Bipolar Disorder

Bipolar disorder, or manic depression, is a mental disorder hallmarked by random and extreme mood changes. These mood swings can disrupt one’s life astronomically by affecting one’s temperament, energy level, motivation, etc. Only 3% of the population suffers with bipolar disorder, and it is believed that both genetic and environmental factors are the cause of the development of this disorder. It is also postulated that these symptoms can be due to a hormonal imbalance. The most well-known symptoms of the disorder include episodes of mania (which cause feelings of intense energy, happiness, impulsiveness and recklessness), and episodes of depression (which cause feelings of hopelessness, sadness, negativity and lack of productivity). These highs and lows can quickly switch from feelings of intense euphoria to suicidal thoughts, can occur sporadically or weekly, and can last from a few hours up to a few months.

The average age of onset for this disorder is 25, although it can develop at a younger age. 83% of these cases are defined “severe,” and can lead to hospitalization. There are two sides of Bipolar Disorder: mania and depression.

The symptoms of these two states can include the following:

Manic Symptoms:

  • A long period of feeling “high” – an overly elated, happy, and outgoing mood
  • Feeling extremely irritable
  • Being easily distracted
  • Having racing thoughts
  • Talking very fast
  • Jumping from one thought to another when talking
  • Taking on a lot of new projects
  • Restlessness
  • Boundless energy
  • Sleeping very little
  • Unrealistically believing you can do something
  • Engaging in impulsive, pleasurable, and high-risk behaviors (i.e. poor financial investments, sexual indiscretions, shopping sprees)
  • Inflated self-esteem
  • Feelings of grandiosity
  • Increased agitation
  • Increased goal-directed activity
  • High sex drive
  • Making grand and unattainable plans
  • Detachment from reality – psychosis that may include delusions or hallucinations

Depressive Symptoms:

  • Feeling sad, tearful, hopeless, or empty for the majority of the day on a daily basis
  • No pleasure or interest in day to day activities
  • Weight fluctuations – including significant weight loss or weight gain
  • Sleep disturbances – sleeping too much or other sleep problems, such as insomnia
  • Restlessness or slowed behaviors
  • Suicidal thoughts, planning, or attempts
  • Feelings of guilt and worthlessness
  • Inability to concentrate
  • Loss of energy
  • Feelings of fatigue
  • Psychosis – being detached from reality; delusions or hallucinations when severe
  • Loss of interest in activities you once enjoyed
  • Anxiety
  • Uncontrollable crying


It is unclear what specifically causes the onset of Bipolar Disorder; however, it is known that genetics plays a role in its development. If a family member has the disorder, it is likely that their children will also develop it. Brain scans have also shown subtle differences in size and activation, making professionals believe that there may be some additional environmental factors that play a role in the disorder. Stress is one major component that can throw an individual into a manic or depressive episode. A death in the family, divorce, medical illness, etc. can produce high levels of stress that can alter the brain’s chemical components and cause the development of Bipolar Disorder.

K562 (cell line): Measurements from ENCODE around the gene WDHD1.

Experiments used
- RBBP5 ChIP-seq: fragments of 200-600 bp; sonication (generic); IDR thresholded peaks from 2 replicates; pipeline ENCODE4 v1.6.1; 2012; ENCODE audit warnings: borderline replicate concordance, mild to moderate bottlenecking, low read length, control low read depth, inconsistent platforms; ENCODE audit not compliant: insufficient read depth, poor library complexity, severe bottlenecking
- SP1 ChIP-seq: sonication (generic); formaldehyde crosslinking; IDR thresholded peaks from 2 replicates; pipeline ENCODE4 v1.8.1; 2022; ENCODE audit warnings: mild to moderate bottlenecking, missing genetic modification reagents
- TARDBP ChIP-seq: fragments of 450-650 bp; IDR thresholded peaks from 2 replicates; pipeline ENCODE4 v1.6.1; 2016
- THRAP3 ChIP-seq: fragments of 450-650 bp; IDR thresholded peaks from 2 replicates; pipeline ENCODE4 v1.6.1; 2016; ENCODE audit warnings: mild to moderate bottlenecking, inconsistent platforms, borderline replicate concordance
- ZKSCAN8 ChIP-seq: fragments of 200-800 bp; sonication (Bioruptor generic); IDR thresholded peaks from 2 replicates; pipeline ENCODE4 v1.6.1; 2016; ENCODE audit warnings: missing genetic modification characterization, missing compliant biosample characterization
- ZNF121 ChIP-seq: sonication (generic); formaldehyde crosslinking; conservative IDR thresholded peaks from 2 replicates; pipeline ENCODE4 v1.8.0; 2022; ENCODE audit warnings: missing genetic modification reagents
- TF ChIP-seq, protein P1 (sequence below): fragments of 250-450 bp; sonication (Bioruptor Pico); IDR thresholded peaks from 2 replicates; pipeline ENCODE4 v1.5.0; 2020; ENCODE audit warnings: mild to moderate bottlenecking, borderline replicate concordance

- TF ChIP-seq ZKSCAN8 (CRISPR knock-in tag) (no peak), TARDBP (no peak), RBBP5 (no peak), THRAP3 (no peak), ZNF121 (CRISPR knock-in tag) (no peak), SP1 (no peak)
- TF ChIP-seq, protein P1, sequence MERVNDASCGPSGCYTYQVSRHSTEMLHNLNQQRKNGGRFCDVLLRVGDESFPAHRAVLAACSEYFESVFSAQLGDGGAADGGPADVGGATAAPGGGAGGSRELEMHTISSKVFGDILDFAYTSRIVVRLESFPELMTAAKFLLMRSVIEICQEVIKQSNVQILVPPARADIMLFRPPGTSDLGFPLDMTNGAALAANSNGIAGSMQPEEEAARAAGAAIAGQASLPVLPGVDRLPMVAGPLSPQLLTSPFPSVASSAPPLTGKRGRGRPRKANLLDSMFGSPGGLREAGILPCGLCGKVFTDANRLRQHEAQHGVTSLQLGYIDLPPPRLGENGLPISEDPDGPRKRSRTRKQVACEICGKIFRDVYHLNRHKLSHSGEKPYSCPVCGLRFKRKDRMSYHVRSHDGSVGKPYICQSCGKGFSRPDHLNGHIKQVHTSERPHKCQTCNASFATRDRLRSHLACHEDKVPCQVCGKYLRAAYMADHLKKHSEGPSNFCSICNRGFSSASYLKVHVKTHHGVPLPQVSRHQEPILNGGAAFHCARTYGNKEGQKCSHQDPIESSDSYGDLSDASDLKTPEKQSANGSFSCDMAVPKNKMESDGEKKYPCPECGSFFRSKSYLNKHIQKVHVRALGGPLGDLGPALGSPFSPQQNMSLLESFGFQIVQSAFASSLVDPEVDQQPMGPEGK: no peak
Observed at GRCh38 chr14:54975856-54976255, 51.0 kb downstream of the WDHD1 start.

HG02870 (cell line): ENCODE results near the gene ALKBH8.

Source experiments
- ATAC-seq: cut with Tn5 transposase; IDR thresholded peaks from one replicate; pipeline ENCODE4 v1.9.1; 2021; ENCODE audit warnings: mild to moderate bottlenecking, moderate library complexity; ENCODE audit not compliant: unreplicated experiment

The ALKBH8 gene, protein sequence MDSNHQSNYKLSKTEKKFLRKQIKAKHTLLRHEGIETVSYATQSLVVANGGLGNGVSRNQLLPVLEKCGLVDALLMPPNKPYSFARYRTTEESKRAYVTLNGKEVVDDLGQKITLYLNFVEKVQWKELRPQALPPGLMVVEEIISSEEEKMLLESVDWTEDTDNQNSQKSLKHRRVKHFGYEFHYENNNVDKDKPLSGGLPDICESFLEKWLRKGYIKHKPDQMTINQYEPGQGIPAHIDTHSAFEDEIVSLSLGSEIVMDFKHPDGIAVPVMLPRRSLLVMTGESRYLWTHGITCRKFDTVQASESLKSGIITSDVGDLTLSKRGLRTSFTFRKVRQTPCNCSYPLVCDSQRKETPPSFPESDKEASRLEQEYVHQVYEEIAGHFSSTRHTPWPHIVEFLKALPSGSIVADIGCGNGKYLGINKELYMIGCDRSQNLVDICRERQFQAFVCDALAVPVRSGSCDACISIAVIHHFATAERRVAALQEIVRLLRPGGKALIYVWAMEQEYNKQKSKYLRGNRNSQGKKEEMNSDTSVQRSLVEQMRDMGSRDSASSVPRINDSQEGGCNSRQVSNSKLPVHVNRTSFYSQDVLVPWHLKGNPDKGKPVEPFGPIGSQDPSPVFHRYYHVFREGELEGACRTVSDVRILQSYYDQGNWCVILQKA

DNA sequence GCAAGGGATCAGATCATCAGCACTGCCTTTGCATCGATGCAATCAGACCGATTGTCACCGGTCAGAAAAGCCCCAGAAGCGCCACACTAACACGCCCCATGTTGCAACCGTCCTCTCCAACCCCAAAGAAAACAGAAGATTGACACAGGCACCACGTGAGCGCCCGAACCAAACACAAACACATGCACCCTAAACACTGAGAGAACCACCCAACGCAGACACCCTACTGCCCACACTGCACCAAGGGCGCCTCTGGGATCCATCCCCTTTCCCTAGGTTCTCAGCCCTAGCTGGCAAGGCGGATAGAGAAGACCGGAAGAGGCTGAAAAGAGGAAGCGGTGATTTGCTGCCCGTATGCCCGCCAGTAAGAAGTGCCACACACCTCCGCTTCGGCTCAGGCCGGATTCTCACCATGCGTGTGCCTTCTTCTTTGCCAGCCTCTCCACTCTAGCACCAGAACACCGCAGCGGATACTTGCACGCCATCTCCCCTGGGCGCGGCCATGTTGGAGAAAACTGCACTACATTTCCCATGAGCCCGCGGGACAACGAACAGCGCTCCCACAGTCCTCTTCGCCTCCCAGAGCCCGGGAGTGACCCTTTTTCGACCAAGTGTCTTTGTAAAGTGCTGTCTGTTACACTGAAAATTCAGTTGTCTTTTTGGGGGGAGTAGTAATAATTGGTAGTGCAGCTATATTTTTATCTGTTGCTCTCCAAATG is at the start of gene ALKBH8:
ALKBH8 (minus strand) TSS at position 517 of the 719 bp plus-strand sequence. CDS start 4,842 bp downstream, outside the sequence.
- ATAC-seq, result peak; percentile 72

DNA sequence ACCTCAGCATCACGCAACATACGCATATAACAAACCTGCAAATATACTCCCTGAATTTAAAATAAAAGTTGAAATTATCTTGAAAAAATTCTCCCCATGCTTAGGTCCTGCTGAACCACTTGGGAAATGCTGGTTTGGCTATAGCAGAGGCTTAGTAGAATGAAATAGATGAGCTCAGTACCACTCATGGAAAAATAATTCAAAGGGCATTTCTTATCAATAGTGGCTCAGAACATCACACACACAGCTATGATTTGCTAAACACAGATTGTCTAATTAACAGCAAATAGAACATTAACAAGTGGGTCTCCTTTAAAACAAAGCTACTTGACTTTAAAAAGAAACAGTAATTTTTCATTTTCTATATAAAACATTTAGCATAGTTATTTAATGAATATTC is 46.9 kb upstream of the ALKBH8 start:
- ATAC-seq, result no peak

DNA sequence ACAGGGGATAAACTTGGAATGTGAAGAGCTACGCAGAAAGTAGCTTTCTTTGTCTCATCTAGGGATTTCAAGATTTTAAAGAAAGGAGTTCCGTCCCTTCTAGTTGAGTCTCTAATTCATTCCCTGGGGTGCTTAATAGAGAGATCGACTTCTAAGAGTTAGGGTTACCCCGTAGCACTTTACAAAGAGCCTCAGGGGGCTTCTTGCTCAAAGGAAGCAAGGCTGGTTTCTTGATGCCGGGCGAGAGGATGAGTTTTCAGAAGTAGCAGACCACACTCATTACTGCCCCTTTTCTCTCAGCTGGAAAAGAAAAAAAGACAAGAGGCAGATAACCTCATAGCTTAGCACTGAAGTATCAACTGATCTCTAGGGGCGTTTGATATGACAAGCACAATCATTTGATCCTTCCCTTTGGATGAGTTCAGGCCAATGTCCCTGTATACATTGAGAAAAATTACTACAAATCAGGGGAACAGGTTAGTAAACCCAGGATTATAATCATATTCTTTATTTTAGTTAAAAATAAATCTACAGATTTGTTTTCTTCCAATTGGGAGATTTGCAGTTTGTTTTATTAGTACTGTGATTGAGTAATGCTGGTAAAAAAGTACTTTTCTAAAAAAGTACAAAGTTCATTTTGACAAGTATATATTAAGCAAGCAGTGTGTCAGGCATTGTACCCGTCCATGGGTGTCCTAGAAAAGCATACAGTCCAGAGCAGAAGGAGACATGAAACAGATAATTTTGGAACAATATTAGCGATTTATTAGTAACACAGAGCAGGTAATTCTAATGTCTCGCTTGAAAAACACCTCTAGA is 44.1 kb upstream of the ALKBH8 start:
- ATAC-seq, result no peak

In order to make an accurate diagnosis, an individual will usually undergo a physical exam and interviews by a mental health professional to determine one’s mental state at the time. Blood tests are also often conducted during diagnostic testing to rule out any disorders such as hyperthyroidism, which can often present itself with similar symptoms. Doctors assess symptoms based on the experience of episodes of mania or hypomania.

While making a diagnosis, there are four types of Bipolar Disorder which are taken into consideration.

  1. 1
    Bipolar I: An individual experiences episodes of mania and depression, with either manic episodes lasting no less than 7 days, or an episode being so severe it leads to hospitalization.
  2. 2
    Bipolar II: An individual experiences depressive episodes that shift back and forth with hypomanic episodes, but never experiences a full manic period.
  3. 3
    Cyclothymic Disorder: Chronic hypomania and mild depression for no less than two years, with transitory periods of normal moods lasting no more than eight weeks.
  4. 4
    Bipolar Disorder “Unspecified”: an individual does not meet the criteria for the previous three, but still experiences phases of clinically substantial abnormal mood increase.

There are multiple treatments for Bipolar Disorder today. Most common include psychotherapy and medication (mood stabilizers, antipsychotics, antidepressants). Self-management strategies such as exercise and yoga, and health approaches, such as meditation and prayer, are also beneficial habits to help cope with the effects of the disorder. 

In the media today, Bipolar Disorder has become less stigmatized and more widely accepted as a hindering but manageable disease. In Tyler Perry’s “The Haves and Have Nots,” the daughter develops the disorder after suffering a very traumatic experience. It quickly cripples her life, until she begins to go attend therapy and begins a medication regimen. This representation demonstrates that although the disorder is serious, it is manageable, and those effected have a chance to live a normal and happy life through proper treatment methods.

Does this sound like you or someone in your life?

Contact us for support at drkatrina@kkjpsych.com.


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bipolar disorder, manic depressive


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